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The Israeli Experience: My personal Journey

The Israeli Experience: My personal Journey

Never in my wildest dream, had I thought, I would visit the Holy Land, but as the saying goes, “Education opens many doors”.  One of the doors is the visit to Israel to partake in a course: offered by MASHAV: “Youth at Risk - Preventing Student Dropouts and Fostering Reintegration”. The desire to make a difference in the life of young people and the belief in giving second chances motivated me to sign up for the course. I had the full support of my principal and family to participate in this course. They recognized my commitment and enthusiasm to make a positive difference in my community and country.  Being a high school drop-out myself, was an even greater inspiration for me to try to empower myself, so that I in turn can help others. I believed that the course would enhance my knowledge and skills in this endeavor. The experiences exceeded my expectations because I also had a very spiritual experience. I did not have to concentrate on the intensity of the course, nor the long hours we had to put in to make the experience a success because of MASHAV’s inspiration and hospitality.

However, before I arrived in Israel, all sorts of thoughts entered my mind as I prepared for the new experience.  I had my own preconceptions about the country and its people.  Of course I did research about the country and tried to gather information from the few people I knew visited Israel. The information I gathered settled a few curiosities, but when I arrived in Israel May 12, I was more than surprised by the beauty of the land, the warmth and generosity of the people and their amazing culture.  It did not take long for me to settle down and be myself despite by body fighting to adjust to the time during most of the lectures. I will never forget the experience. It seems like yesterday.

Tikva, one of the participants from South Africa greeted me at the hotel. She was genuinely happy to meet me. She had been in Israel before and made me feel that I will not be alone. She even helped me carry my things to the room and got settled it.  She is such a beautiful person inside and out. Her kind gesture made me feel relaxed and excited to meet the other participants. In no time, I got to know almost everyone. My roommate arrived a couple days later. She and I got on very well.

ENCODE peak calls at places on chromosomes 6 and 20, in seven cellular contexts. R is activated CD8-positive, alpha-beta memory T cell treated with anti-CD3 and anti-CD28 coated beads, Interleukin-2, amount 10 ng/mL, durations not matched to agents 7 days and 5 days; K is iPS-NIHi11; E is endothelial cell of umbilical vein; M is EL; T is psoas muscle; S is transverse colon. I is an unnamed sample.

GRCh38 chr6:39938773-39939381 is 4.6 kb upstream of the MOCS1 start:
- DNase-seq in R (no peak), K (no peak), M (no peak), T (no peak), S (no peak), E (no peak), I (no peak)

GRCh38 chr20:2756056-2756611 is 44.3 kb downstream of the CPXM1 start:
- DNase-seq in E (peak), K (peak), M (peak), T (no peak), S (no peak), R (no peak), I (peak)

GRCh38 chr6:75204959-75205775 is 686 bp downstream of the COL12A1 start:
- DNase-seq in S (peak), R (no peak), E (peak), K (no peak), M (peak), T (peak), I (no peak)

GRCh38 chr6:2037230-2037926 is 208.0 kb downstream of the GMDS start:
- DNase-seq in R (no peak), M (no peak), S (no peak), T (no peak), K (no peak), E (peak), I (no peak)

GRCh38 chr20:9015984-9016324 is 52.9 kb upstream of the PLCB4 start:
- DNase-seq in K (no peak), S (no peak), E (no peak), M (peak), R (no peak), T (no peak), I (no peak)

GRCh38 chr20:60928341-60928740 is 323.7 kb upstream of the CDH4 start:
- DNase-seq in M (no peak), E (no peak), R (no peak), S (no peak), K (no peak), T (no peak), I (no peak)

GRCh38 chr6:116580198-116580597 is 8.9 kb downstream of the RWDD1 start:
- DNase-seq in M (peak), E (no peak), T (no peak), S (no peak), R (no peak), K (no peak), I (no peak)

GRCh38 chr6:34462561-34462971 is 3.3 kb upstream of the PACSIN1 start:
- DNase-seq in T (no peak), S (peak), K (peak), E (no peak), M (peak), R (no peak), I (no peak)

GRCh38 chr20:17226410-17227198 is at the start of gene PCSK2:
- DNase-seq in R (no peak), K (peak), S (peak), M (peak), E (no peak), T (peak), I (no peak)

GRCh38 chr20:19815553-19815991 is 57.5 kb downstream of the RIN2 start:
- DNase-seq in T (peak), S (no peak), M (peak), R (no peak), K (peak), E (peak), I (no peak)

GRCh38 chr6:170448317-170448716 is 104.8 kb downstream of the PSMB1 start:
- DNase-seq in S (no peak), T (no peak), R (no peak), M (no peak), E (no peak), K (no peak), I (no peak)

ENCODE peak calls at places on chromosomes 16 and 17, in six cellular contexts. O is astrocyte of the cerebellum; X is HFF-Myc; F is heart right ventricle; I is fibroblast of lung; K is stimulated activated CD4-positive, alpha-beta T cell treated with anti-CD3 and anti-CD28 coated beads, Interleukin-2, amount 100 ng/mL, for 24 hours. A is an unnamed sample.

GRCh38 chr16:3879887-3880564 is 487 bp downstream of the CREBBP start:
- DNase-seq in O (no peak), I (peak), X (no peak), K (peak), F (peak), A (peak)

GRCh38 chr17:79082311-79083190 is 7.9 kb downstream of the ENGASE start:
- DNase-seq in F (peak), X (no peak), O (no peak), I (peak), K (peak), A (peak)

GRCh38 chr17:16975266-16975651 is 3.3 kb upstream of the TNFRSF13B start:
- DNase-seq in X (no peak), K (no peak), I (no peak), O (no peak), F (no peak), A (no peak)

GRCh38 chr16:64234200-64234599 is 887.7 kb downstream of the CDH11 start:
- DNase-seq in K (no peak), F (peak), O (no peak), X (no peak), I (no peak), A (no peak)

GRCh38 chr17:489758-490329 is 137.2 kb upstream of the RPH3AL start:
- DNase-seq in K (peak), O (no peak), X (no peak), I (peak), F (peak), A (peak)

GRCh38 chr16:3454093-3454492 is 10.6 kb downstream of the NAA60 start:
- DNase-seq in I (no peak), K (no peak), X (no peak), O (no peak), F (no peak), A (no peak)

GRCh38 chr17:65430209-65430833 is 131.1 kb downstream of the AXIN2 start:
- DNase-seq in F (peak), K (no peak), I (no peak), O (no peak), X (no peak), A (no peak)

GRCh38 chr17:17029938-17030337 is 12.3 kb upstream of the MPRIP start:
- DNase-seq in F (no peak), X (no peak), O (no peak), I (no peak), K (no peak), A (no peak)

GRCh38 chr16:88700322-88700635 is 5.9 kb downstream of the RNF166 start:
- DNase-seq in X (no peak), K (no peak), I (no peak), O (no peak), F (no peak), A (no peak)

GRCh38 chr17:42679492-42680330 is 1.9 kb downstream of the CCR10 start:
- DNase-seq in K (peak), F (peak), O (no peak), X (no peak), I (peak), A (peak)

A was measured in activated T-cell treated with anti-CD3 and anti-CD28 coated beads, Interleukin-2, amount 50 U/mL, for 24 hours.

During the course of the first week, we had our orientation of the course. We were introduced to information about the Israeli society and their education system. This theoretical part even though significant, did not captivate my attention as much as the first visit to ZIV High School in Jerusalem. This was an eye-opener that let me realize that even though the country is more developed than Belize, they shared much of the same challenges with the adolescence. 

 

As the weeks progressed, we shared our experiences and we visited more schools. I found that we had more things in common than things that made us different. The school issues were universal. The only differences were the way we perceived and addressed them. We learned the different approaches, techniques and methodologies the schools used to get the entire community to actively participate and to positively contribute to the young people’s educations. Schools like Kedma, Susan house and AHAVA, to name a few, had excellent and innovative approaches to education.






During our tours we got a first hand experience to journey some of the places Jesus walked. It was an emotional and an unexplainable experience for me as a Catholic Christian. The feeling one gets when you entered the holy places is beyond words. It was great to see first-hand the places mentioned in the Bible and to get the history of these places from two of Israel’s most brilliant tour guides, Yudith and Gaddi.  More astonishing was to see different Christians, Jews and Muslims worshiping peacefully in almost the same location with no animosity. After all, we worship the same God.

The most important thing this journey taught me was the power of collaboration. The more the community, parents, teachers, the Ministry of Education and all stakeholders in education work together,  they can transform the society by empowering the adolescence to guide them into creative and critical thinkers.  Secondly, it brings out the importance to believe and dream big, to have humility and to have perseverance. One person with one dream can impact a nation. It is like Chris Rice puts it in in his song, “Take your candle, go light your world.” I truly feel that this course has empowered me to share the knowledge I gained to make Belize a better place where the young people can have a better future. Thanks to MASHAV and UNESCO.

Written by:

Gaina Wagner
Participant of “Youth at Risk - Preventing Student Dropouts and Fostering Reintegration” training course at the A.Ofri International Training Center, MASHAV.